John Clemens recently created an executive communication program designed to get leaders before audiences of 200 to 800 employees in locations across the US. Here he shares both the benefits and the logistical challenges of running an executive roadshow.
Employees need to hear from senior and executive leadership. Business leaders have realized that the connection they make with employees can yield benefits – in renewed credibility, dedication and trust. Additionally, opening a dialogue up, down and across, and organization gives employees the information they need to step up and help a company succeed.
Telling the company story
I recently created an executive communication program for a leading US-based wireless communication company. The objective: To get the company’s president, chief operating officer, chief strategist and HR senior vice president before employee audiences ranging from 200 to 800 in locations throughout the US. To tell the company’s story, each executive roadshow meeting required a script and a PowerPoint presentation outlining several key areas of the business such as annual operating strategy, market and competitive challenges, stock performance, financial update and sales report, and the “me” issues such as benefits, training and development and compensation. Each executive spoke from bulleted information compiled on a limited number of slides, followed by a question and answer period. The entire meeting last two and a half hours – uncomfortably long.
Initial evaluative results were positive but, after the first series of 22 meetings in the first year, it became apparent that fewer executives could deliver the information and cut the length of the meetings. The next series of meetings began with the president and the chief operating officer who proved to be so adept at delivering his portion of the presentation, the president subsequently bowed out. The COO revamped the bulleted messages and evolved them into a ‘living” presentation with more than 50 slides, using graphics to maintain employee interest and sharing additional information such as new advertising and marketing plans, competitive information, results of annual employee surveys and future growth plans. Employee feedback, during meetings and on the evaluation forms, prompted changes to the presentation, so every delivery was slightly different. The length of the presentation was reduced to an hour, with half an hour of employee questions. The roadshows became so popular with employees that regional executives requested the presentations. The program is still under way at the company and has become a solid component of the overall corporate internal communications strategy.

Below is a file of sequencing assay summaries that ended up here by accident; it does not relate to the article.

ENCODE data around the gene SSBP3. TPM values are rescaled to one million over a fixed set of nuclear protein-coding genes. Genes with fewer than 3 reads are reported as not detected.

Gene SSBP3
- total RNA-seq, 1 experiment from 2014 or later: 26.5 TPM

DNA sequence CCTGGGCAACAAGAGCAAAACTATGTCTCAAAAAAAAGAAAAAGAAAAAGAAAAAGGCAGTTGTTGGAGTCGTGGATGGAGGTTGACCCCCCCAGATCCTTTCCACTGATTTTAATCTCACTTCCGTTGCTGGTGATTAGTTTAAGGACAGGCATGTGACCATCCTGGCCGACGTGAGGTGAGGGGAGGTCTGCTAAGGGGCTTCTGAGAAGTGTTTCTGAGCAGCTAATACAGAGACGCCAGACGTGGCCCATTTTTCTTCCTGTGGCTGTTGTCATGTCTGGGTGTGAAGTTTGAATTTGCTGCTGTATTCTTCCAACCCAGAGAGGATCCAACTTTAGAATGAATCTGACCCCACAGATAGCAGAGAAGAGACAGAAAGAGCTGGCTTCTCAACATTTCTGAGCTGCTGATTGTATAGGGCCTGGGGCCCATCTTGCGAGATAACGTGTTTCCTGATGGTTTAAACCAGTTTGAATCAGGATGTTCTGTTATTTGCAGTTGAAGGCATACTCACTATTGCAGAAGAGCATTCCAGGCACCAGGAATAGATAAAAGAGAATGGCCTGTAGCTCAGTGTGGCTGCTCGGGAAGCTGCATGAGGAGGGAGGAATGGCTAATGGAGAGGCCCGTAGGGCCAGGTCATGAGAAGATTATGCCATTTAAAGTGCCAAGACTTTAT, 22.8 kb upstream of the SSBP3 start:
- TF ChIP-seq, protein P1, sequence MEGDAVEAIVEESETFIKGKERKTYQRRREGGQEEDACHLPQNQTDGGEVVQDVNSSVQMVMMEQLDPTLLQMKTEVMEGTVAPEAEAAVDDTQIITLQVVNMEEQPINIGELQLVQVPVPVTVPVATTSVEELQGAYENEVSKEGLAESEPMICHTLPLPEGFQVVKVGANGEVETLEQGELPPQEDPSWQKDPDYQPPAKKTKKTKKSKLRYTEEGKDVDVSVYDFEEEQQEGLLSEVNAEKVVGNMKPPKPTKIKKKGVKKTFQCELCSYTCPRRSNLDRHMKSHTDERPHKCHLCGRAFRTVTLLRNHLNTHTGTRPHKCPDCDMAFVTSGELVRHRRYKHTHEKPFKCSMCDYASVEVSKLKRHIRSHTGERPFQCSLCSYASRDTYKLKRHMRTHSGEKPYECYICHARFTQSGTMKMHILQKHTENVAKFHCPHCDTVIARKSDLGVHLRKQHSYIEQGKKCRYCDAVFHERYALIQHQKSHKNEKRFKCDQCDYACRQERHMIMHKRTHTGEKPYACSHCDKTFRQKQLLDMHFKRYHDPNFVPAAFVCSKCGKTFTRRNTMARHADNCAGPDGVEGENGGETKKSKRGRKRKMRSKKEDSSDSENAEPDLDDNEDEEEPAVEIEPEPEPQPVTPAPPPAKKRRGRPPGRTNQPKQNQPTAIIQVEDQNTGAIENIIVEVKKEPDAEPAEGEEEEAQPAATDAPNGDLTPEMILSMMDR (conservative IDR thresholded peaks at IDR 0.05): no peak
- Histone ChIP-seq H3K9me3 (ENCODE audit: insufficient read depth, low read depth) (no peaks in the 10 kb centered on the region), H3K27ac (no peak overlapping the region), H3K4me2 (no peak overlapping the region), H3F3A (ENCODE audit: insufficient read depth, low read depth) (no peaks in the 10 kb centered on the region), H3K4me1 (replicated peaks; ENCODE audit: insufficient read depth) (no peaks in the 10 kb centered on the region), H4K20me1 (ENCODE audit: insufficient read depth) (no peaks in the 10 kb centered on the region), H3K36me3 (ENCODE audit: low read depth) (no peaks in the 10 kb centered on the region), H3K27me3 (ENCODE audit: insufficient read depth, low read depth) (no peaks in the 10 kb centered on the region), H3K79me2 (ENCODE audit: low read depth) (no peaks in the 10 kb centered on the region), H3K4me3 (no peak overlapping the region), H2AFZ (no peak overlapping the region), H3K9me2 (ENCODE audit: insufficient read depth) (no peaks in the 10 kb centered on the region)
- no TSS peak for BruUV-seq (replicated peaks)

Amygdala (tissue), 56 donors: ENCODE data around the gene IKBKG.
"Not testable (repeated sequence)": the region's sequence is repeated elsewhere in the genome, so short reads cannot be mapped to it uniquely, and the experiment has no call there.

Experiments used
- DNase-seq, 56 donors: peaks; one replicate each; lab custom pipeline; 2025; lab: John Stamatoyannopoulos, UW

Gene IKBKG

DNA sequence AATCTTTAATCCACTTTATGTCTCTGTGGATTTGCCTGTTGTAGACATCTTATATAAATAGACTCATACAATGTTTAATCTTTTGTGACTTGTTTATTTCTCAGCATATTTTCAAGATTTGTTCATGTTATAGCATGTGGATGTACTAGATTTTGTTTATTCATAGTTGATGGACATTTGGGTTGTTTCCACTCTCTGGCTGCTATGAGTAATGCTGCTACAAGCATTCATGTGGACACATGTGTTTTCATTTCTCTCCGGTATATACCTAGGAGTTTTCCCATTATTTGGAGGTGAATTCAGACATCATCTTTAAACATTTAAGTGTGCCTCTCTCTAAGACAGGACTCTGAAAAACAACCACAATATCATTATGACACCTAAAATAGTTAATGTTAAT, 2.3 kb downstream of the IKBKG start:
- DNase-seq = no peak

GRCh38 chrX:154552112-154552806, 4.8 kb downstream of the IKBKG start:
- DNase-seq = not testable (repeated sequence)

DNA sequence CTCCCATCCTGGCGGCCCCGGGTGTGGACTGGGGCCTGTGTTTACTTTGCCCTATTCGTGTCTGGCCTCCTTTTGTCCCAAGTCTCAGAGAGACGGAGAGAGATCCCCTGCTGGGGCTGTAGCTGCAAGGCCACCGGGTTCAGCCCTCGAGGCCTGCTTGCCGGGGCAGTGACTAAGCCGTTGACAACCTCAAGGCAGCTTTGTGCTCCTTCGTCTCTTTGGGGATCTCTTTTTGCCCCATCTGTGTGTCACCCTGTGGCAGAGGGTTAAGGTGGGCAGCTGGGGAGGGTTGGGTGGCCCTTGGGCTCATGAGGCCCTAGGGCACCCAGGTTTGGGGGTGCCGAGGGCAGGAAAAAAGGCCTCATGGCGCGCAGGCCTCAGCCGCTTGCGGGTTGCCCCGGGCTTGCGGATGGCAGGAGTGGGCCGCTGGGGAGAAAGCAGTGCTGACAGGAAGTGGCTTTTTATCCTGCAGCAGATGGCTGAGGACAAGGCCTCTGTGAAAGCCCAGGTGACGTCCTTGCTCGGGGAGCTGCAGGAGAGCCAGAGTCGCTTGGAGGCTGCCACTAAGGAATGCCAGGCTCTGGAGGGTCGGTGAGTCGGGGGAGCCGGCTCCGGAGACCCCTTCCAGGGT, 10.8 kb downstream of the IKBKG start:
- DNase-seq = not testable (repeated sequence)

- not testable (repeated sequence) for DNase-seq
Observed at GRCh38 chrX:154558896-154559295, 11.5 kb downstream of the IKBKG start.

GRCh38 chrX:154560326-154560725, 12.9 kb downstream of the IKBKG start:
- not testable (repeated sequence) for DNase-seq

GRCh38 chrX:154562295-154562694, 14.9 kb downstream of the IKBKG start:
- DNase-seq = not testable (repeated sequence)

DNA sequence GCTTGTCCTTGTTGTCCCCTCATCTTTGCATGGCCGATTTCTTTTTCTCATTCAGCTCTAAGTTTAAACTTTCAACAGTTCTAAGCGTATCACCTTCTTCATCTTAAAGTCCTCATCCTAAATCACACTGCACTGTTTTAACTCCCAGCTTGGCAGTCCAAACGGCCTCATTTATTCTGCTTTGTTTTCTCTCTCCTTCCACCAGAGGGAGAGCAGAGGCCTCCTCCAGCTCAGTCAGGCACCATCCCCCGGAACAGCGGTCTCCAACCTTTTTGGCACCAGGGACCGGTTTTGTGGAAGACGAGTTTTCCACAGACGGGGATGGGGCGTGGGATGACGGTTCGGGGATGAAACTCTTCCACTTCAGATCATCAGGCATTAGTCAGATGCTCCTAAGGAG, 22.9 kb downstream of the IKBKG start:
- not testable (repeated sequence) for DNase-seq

Logistics of employee meetings
The critical logistical components of executive-employee meetings are:
- Program format – time allotted for presentation, number of speakers and Q&A.
- Meeting setup – seating, refreshments, audio visual equipment, staging, room temperature.
- On-site support and assistance.
- Template of employee invitation to meetings, with request for preliminary questions for executives.
- Transportation to and from meeting locations.
- Hotel arrangements as needed.
- Briefing books including a minute-by-minute schedule, current presentation, black pages for notes, details on the locations/office/employees visited and preliminary employee questions with suggested responses.
- Presentation handouts (condensed or complete) for every employee.
- Evaluation forms for each meeting.
- Brief meeting report including evaluation results to executive presenter(s).
To maintain momentum and interest, also consider the following:
- Post the presentation on the company intranet.
- Spotlight the meetings in internal and electronic publications and video and audio programs to share news, build excitement and establish the program as part of an effective internal communications program.